Wusthof Knife Sharpeners – the perfect companion to your quality knives.
If you enjoy cooking or appreciate good knives you will be likely to need a good knife sharpener at some point during your knife ownership. Wusthof knife sharpener guide is here to help you when it comes to the topic of knife care which is not as simple as just sharpening…
Good quality knives are a serious investment and with the right care they can last a lifetime. Part of the care of a knife is to keep it well honed and sharpened. It is important to know how to hone and sharpen a knife for two main reasons.
Safety first! A blunted knife will be more likely to snag or slip on food and cause an injury to the user. But if that wasn’t a good enough reason for you, a well kept knife will slice your food without damaging the structure and will help to preserve the appearance and in some cases the taste of the food.
This Wusthof Knife Sharpener Guide will be bringing you instructions on how and when to hone and sharpen a knife and reviews of the tools available to you.
Honing or sharpening?
Keeping your kitchen knives in tip-top condition involves two processes. Honing and sharpening.
The most widely understood process is probably the sharpening of a knife. We can all understand the importance of keeping the knife edge sharp. But to effectively sharpen a knife requires that the knife edge is aligned. During the lifetime of a knife – normally many years – the cutting edge will become misshapen or misaligned. This is not a defect of the knife but simply a natural result of the use of a knife – the constant friction against food and cutting surfaces will result in the deformation of the cutting edge.
This is where honing comes in. Honing is the process of realigning the knife’s metal cutting edge. If you try to sharpen a knife that has not been honed the sharpening will not be as effective and the quality of the knife will be degraded.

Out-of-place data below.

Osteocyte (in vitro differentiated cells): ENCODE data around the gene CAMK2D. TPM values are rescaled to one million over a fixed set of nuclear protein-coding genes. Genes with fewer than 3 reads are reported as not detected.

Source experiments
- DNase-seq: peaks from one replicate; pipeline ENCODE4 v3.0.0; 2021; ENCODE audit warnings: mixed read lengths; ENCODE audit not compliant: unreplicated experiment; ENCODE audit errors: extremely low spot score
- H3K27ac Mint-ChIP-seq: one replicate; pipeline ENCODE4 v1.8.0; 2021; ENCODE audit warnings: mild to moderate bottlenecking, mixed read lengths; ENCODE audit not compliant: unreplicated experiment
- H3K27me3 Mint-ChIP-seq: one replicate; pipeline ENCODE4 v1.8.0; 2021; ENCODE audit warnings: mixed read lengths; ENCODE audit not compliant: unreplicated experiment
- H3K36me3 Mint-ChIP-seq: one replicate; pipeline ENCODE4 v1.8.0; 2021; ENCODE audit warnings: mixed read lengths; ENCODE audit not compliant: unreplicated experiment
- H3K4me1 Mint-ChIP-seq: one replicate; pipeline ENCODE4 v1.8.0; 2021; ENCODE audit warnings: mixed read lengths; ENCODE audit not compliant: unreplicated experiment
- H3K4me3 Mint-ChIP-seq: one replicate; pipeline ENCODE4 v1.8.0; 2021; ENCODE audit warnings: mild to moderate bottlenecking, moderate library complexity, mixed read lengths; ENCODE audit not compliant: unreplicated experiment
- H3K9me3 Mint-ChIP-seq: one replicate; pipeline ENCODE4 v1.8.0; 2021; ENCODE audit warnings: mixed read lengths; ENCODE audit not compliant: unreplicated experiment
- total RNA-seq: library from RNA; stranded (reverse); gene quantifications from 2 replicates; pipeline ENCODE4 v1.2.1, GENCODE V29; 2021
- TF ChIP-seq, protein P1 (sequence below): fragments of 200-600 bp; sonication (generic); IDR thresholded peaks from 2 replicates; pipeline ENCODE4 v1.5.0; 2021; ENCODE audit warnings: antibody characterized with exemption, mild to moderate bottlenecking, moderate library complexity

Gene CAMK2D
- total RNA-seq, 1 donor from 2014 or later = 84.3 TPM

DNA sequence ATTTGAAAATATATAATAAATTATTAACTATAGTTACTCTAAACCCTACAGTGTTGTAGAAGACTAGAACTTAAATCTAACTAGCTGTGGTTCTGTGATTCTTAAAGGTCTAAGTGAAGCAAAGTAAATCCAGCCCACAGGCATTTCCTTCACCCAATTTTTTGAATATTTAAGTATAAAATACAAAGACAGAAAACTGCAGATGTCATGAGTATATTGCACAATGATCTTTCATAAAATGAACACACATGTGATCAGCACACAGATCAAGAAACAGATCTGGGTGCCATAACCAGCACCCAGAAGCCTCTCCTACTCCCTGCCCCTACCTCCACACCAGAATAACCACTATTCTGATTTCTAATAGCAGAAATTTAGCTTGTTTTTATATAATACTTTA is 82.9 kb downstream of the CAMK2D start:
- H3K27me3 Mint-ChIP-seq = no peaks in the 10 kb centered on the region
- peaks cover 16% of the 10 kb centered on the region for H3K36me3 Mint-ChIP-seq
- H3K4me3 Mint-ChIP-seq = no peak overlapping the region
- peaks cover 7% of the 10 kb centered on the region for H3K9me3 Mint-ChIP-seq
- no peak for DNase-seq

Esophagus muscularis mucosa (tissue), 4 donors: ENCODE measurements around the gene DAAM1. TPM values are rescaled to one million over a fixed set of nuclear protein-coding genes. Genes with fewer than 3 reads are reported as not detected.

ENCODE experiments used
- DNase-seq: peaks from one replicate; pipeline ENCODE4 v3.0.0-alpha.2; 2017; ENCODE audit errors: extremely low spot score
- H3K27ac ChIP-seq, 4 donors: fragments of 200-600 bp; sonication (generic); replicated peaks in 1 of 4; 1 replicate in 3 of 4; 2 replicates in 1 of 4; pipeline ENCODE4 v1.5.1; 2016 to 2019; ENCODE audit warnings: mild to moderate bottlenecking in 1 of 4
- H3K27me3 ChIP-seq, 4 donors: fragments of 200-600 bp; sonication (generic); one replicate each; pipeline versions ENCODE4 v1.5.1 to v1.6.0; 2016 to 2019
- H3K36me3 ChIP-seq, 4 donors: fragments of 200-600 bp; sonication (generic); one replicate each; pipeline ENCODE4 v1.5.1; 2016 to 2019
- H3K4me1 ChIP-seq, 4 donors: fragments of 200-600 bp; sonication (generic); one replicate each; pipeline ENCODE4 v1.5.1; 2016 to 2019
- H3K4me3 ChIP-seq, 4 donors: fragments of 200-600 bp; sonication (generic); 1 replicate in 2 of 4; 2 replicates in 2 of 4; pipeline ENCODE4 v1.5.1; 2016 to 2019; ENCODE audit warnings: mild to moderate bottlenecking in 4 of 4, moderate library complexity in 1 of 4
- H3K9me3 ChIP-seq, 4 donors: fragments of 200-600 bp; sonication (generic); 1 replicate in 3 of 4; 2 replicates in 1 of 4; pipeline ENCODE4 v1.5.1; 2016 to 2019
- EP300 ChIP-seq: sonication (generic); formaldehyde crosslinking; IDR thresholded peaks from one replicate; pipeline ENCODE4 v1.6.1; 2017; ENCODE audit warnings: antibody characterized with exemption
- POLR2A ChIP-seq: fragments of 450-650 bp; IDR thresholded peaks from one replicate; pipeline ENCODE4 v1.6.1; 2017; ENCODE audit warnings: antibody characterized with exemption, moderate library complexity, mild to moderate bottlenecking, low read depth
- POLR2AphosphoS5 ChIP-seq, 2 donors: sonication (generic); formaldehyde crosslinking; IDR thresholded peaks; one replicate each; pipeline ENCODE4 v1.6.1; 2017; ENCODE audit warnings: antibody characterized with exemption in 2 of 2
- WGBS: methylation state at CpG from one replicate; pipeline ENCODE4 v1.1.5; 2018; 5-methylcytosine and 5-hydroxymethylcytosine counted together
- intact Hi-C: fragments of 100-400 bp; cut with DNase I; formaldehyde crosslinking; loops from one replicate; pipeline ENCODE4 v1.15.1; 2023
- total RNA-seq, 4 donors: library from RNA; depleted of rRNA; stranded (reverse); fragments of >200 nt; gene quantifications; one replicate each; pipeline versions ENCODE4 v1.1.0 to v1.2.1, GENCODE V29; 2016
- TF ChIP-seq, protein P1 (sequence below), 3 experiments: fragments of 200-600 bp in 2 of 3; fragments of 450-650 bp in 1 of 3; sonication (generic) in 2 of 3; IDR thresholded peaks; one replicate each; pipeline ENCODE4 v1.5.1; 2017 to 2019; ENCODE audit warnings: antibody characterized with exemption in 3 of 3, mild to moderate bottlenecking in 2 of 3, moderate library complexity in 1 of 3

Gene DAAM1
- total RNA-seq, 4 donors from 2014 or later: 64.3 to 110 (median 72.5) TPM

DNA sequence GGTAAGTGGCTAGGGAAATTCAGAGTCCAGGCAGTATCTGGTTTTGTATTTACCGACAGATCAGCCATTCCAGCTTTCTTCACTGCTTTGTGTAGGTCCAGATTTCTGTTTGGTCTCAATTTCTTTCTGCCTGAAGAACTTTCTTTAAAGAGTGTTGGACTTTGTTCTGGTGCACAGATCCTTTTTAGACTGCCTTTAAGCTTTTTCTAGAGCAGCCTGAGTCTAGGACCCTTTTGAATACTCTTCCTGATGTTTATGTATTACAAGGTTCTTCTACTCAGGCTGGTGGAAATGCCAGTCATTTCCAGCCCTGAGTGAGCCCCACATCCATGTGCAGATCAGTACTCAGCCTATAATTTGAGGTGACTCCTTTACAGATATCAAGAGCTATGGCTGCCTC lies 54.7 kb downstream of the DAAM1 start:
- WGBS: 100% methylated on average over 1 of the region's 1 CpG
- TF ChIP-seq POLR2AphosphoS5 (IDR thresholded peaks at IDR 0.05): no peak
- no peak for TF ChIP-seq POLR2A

Honing is best performed before and after every use of a knife – after is most important. The most popular tools for honing are honing rods or honing steels. They are quite often called sharpening steels – even though technically they do not sharpen – which can lead to some confusion.
Sharpening involves removing some of the metal from the knife and needs to be carried out a lot less than honing, perhaps only once or twice a year depending on the knife’s usage.
Why choose a Wusthof knife sharpener?
Well we love cooking and with cooking comes a lot of slicing! We appreciate quality and prefer to spend a little more money on an item that will last longer than a cheaper counterpart. So as well as being a better long term investment, it also makes the job in hand much more enjoyable.
There are many quality knives out there on the market but ever since owning our first Wusthof we have been hooked. We are pretty loyal and when we find something we like we tend to stick to it. The pure sharpness of the blades, the feel of the handle in our hands and frankly the look.
Yes ok, we are a little fickle when it comes to looks and we like the look of the Wusthof knives too.
Tools available to hone and sharpen knives
You can send your knives away for professional sharpening, but why not learn to do it at home yourself? It isn’t hard to do once you have mastered the basics and will give you ultimate control over your knives.
There are 4 types of knife sharpener tools that you can buy to help you keep your knives in the best condition possible. A brief overview of each type follows but please see individual posts for more in depth details.
1. Sharpening stones
Sharpening stones, or whetstones, are usually a rectangular block of sharpening material – typically diamond or ceramic. Because of their shape they can also be used to sharpen other metallic objects such as scissors and other blades.
An example of a stone sharpener is this Wusthof knife sharpener whetstone. It is made of a ceramic material and is two sided.
2. Honing rods or sharpening steels
Honing rods or sharpening steels are long rod shaped tools, made out of ceramic or metal material. They are used to “hone” blades rather than sharpen them so they are used to maintain the condition of an already sharp knife rather than being used to sharpen a blunt knife.
This Wusthof knife sharpening steel has a non slip handle and is available in three different lengths.
3. Multi-stage knife sharpeners
Multi-stage knife sharpeners are manual knife sharpeners like the previous options. They combine the two functions into one – the honing function and the sharpening function. They generally have two slots for each function. Look for a decent handle grip area and a non slip base for security.
This Wusthof 4 stage knife sharpener has carbide steel blades for sharpening and ceramic wheels for honing.
4. Electric knife sharpeners
Electric knife sharpeners give you convenience and speed when it comes to knife sharpening. They have a similar footprint to the block sharpeners as above but take some of the effort out of the sharpening process. They will normally perform honing and sharpening, and are typically more expensive than the manual types of knife sharpeners.
This Wusthof knife sharpener is a 3 stage electric sharpener.
To read more on knife sharpening see here